Five Planes Meme

OK, I’ll play.

As someone who spent 21 years in Naval Aviation Maintenance (and has the standard 30% hearing loss and tinnitus to prove it), I think I’m going to bring a unique and personal perspective into this meme. These aren’t necessarily the “best five airplanes of all time” but are my personal favorites…based primarily upon personal experience. As a result, they are all US Navy Aircraft.

In Naval Aviation, our first love is always going to be the first bird we worked with. It just goes with the territory. Everything was new and interesting. We had nothing to compare our fist aircraft with. We cut our teeth and lost any lingering moisture behind our ears while elbow deep in this bird so we are, of course, going to always remember her with fondness.

Mine was the mighty Douglass EA-3B Skywarrior.

Originally designed to deliver a single nuclear bomb in the style of the Fat Man or Little Boy, the advent if ICBMs rendered the design obsolete; the Navy quickly found other uses for this strong and versatile airframe and the A-3 served as cargo and passenger planes, in-flight refueling tankers, and Electronics Surveillance Platforms until finally retired in 1991. The EA-3B platform provided some very cool Electronic Surveillance functions that were extremely valuable during the height of the cold war. Did you know that, with the proper equipment and personnel, a specific ship (not just the type…the exact hull number) can be identified by nothing more than the “signature” of electronic signals that it emits? Needless to say, the EA-3B was a challenging and rewarding platform for a young Aviation Electronics Technician.

My second choice is conveniently the second platform that I worked with. The SH-2F Seasprite was an oft-maligned and denigrated little rotary wing aircraft, but was of a unique design, was very versatile and was extremely well suited to the task for which it was designed.

The Kaman SH-2F was designed by an engineer that worked for Sikorsky early in his career. He designed a flight control system that incorporated “flaps” in the rotors to provide flight control rather than the standard model of moving the entire rotor surface. This provided for very smooth flight characteristics, much less energy required to move the control surfaces and an easier to maintain flight control system than other configurations.

Unfortunately, Sikorsky didn’t see the wisdom and utility of this new design and refused to incorporate it. Charlie Kaman promptly quit and formed his own company in order to see his design put into practice.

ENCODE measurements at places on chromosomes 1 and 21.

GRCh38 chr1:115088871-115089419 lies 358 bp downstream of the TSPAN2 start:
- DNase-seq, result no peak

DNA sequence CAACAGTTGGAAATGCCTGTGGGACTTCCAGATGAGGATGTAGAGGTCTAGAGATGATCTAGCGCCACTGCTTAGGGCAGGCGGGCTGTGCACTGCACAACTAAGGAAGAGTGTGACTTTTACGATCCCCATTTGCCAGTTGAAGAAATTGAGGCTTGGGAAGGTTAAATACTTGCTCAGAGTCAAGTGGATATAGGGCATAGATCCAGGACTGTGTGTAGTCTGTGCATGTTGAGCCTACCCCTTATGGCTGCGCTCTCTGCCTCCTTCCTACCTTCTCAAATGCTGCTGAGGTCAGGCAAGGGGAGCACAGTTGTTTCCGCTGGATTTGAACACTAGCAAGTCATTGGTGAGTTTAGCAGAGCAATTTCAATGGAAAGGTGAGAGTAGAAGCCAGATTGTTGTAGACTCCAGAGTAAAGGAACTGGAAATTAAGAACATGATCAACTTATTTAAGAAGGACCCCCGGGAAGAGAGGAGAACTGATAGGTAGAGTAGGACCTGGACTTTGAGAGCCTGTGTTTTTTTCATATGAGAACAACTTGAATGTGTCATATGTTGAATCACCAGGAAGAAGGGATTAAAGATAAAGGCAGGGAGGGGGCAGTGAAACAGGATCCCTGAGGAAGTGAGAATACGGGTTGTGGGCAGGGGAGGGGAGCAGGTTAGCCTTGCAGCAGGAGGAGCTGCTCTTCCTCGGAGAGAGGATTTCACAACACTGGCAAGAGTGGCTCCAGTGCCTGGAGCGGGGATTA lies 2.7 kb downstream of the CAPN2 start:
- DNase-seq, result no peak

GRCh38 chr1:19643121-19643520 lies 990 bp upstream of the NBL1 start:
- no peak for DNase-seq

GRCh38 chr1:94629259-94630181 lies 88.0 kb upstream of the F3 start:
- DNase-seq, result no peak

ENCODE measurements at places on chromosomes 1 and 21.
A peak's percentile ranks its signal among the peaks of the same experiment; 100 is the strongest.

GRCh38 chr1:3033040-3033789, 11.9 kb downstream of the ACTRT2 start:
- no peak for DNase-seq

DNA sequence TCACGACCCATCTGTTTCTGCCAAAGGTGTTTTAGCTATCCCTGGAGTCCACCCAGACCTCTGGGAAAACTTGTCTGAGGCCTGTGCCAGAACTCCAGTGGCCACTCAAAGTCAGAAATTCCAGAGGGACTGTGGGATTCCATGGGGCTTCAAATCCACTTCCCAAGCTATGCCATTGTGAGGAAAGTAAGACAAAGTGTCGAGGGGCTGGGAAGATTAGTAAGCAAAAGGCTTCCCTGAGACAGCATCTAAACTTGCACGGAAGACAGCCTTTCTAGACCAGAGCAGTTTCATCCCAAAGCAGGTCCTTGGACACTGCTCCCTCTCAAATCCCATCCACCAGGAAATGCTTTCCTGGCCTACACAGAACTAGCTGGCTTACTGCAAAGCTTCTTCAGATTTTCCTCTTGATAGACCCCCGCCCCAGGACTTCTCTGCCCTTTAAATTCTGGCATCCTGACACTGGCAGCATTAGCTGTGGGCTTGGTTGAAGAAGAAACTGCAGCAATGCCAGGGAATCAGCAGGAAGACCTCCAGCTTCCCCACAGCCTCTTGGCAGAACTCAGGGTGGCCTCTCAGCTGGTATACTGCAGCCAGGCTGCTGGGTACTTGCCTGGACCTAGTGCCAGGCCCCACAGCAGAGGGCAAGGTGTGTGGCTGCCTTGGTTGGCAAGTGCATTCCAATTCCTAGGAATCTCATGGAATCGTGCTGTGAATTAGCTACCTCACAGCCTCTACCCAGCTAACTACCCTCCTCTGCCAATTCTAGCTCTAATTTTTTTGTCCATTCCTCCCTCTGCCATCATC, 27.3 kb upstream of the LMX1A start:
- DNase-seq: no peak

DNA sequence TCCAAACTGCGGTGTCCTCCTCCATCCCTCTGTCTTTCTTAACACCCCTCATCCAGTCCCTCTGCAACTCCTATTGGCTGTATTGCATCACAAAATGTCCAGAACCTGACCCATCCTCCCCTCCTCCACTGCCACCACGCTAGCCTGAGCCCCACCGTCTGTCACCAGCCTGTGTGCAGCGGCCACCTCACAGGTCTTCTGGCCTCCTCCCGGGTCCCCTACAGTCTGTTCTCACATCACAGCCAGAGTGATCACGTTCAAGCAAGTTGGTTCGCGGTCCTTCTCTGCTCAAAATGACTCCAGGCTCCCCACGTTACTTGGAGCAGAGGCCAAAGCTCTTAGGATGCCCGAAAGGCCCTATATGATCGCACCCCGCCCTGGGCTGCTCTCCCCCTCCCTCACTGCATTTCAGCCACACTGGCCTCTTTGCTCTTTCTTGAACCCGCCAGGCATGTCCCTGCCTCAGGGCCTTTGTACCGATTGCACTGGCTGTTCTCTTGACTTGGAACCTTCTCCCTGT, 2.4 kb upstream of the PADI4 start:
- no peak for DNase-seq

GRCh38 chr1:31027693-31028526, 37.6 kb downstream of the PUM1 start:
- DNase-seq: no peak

The SH-2F was designed as a multi-role aircraft (known as LAMPS…the Light Airborne Multi-Purpose System) intended to operate from the flight decks of small frigates and destroyers. Among the roles at which the SH-2F excelled were Search and Rescue, Anti-Submarine Warfare, Cargo transport, Vertical Replenishment (VERTREP), Over the-horizon targeting for shipboard weapons and more.

Modern Missile Frigates and Destroyers have large enough flight decks to accommodate the Sikorsky SH-60 (which is also a fine aircraft) and so there are no more SH-2 Aircraft in the Active Navy, but the SH-2 lives on in the Navy Reserves in the form of the SH-2G “Super Seasprite”.

My third choice has to be the eyes and ears of the fleet: The E-2C Hawkeye. The Hawkeye is an Airborne Early Warning system that provides radar coverage, Combat Command and Control and Surveillance functions to the fleet. A single E-2C can cover over 3 Million cubic miles of airspace. Although not armed itself; the E-2C is, nonetheless, an integral component of the deadly and powerful weapon that is US Naval Aviation. With its incredible array of electronics equipment, this platform is one of the most challenging and rewarding for a Naval Aviation Electronics Technician.

My next choice is probably going to be considered a bit unorthodox. The MH-53E Sea Dragon. This workhorse is one of the largest, most powerful helicopters on the planet. The MH-53E tows mine Countermeasures equipment used to detect and clear anti-ship mines. It is also used for cargo and passenger deliver and Vertical Onboard Delivery (VOD). It is capable of carrying up to 16 tons of cargo or 55 passengers.

For a little perspective, the maximum loaded weight (including fuel, crew, weapons, etc.) of the second aircraft on my list, the SH-2F Seasprite, is 13,500 pounds. The FUEL CAPACITY of the MH-53E is over 21,000 pounds.

It has often been said that a helicopter doesn’t really fly, it just beats the air into submission. If that is true, then the MH-53E beats the air into total, absolute, abject subjugation.

Finally, I have to list one aircraft that I never worked on (but I worked around routinely on the flight deck). The venerable and recently retired F-14 Tomcat.

I don’t care who you are. That is just one bad-ass airplane right there.


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